ALMOST three quarters of people believe global warming is a 'natural occurrence' and not a result of carbon emissions, a survey claimed today.
This goes against the views of the vast majority of scientists who believe the rise in the earth's temperatures is due to pollution.
The Intergovernmental Panel on Climate Change, which represents most scientists, stated earlier that the increase in global temperatures is 'very likely due to the observed increase of man-made greenhouse gas concentrations'.
They define very likely as 'more than 90 percent certain'.
Al Roker was one of the villagers with torches who stormed the castle demanding that Don Imus be fired, but now the foot is in the other mouth. On the June 7 edition of the “Today” show, during a segment discussing London's truly horrible 2012 Olympic logo, which was said to have driven people into epileptic seizures upon viewing, Roker cracked a joke about the disorder. Without turning inflecting a politically correct tone or blowing the situation out of proportion, the New York Post reported his comments and next-day apology (hat tip: Insignificant Thoughts):
"Remember that controversial Olympic logo for the 2012 Olympics in London? Some folks have complained that the campaign actually sent them into epileptic seizures," Roker said on Thursday's show.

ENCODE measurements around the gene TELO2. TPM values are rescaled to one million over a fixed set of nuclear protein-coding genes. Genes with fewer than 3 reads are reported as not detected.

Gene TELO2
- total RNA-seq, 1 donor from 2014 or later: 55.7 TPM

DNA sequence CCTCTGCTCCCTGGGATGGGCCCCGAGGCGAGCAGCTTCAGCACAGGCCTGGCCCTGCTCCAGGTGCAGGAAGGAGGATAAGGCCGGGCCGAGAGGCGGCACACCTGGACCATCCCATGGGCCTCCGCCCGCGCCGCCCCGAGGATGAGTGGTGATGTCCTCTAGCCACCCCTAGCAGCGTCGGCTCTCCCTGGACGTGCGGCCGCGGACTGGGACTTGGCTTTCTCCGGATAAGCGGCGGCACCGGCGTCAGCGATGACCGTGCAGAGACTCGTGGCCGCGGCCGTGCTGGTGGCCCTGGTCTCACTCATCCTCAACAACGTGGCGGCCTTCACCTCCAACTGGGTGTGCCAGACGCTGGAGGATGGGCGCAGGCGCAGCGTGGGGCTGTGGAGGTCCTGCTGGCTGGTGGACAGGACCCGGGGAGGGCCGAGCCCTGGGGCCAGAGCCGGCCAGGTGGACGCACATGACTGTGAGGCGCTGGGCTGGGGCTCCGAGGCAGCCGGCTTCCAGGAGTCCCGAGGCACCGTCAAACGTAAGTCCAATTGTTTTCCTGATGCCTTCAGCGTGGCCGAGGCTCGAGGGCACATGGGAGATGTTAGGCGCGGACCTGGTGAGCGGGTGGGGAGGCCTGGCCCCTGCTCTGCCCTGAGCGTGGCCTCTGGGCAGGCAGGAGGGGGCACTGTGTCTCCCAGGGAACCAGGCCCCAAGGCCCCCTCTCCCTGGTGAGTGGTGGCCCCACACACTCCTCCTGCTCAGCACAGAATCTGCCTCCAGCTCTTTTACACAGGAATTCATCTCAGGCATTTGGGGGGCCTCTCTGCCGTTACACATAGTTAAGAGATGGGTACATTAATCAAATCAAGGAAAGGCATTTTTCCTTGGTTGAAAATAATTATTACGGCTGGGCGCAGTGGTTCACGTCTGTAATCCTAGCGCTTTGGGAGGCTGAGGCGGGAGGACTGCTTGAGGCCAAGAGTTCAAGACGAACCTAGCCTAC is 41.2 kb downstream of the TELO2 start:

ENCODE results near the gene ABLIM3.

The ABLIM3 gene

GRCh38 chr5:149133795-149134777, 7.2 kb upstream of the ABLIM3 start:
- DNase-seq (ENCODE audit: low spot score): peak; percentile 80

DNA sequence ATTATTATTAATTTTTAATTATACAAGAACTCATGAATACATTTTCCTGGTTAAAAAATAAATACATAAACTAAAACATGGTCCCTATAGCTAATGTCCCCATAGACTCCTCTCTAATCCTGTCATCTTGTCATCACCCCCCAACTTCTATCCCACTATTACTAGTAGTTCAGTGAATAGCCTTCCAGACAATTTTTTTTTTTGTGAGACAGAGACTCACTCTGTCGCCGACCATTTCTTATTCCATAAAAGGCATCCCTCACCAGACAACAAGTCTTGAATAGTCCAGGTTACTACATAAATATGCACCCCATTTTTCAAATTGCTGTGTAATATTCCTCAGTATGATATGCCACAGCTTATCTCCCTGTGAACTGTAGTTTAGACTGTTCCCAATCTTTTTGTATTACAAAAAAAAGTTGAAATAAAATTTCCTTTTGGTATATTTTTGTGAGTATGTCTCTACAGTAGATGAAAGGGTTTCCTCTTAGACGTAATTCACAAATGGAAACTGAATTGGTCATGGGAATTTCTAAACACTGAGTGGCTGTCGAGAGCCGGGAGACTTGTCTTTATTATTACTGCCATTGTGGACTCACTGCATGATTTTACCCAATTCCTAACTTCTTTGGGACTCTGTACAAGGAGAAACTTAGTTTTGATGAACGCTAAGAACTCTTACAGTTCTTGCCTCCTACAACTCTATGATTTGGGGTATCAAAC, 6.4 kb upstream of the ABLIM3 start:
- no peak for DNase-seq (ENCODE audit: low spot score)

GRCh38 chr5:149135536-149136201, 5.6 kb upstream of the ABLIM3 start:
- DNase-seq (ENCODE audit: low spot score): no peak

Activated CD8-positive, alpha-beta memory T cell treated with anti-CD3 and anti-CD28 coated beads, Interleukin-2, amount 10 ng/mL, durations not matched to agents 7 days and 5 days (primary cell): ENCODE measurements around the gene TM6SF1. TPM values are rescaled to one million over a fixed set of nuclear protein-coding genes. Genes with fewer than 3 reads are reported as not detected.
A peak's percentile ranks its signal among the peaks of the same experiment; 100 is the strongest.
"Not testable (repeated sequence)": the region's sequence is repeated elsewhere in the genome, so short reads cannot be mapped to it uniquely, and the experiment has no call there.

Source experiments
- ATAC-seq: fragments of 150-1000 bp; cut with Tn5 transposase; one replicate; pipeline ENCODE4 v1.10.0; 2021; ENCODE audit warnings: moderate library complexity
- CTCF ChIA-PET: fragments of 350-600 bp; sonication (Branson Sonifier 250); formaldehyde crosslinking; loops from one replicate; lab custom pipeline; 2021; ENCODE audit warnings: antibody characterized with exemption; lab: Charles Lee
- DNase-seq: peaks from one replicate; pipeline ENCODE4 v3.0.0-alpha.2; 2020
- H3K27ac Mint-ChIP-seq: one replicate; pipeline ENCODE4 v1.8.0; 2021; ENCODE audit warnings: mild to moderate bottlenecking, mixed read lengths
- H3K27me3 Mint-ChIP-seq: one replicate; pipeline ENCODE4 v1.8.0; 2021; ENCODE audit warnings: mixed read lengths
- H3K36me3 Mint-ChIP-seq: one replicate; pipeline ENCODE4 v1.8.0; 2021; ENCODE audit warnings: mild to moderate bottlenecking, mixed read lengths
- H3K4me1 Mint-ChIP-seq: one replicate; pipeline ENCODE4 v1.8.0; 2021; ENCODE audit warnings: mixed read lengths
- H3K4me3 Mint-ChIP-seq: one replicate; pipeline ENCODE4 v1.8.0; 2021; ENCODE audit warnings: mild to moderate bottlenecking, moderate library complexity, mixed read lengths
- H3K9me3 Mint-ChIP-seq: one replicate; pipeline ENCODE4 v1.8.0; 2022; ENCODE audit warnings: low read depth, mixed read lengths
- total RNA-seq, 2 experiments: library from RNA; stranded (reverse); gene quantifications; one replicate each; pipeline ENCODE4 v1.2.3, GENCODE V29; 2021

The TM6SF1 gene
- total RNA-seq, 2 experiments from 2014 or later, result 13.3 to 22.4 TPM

"Well, we asked you to weigh in on our Web site in an informal poll; those of you who could get up off the floor after shaking around were able to actually log in…"
I guess things have changed since Roker wrote in his blog that he was sick of the “ 'humor' at others expense” and “the cruelty that passes for funny” (bold mine throughout):
Maybe Michael Moore should listen to people who actually have socialized medicine—at least those who are allowed to disagree with their government’s policies. Singer Elton John’s partner David Furnish slammed Michael Moore and his latest docuganda “Sicko” for misrepresenting the quality of the US health care system. On June 02, Furnish stated, ”[America] was the only place to get good treatment”(emphasis mine):
The BBC wouldn’t run a dramatic TV movie about an Iraq war hero and also banned all message board entries linking to controversial anti-terror blog Little Green Footballs, but April 17, the network tops itself. The London Times reports that the Beeb will feature “Weddings and Beheadings,” a short story by an acclaimed Pakistani-British author, which is about an Iraqi camera man who “takes a blackly comic approach to the execution of hostages in Iraq” (emphasis mine throughout):
Weddings and Beheadings by Hanif Kureishi — writer of My Beautiful Laundrette and The Buddha of Suburbia — tells the story of a jobbing cameraman in Baghdad who films executions to earn a living and jokes about it as a way to cope.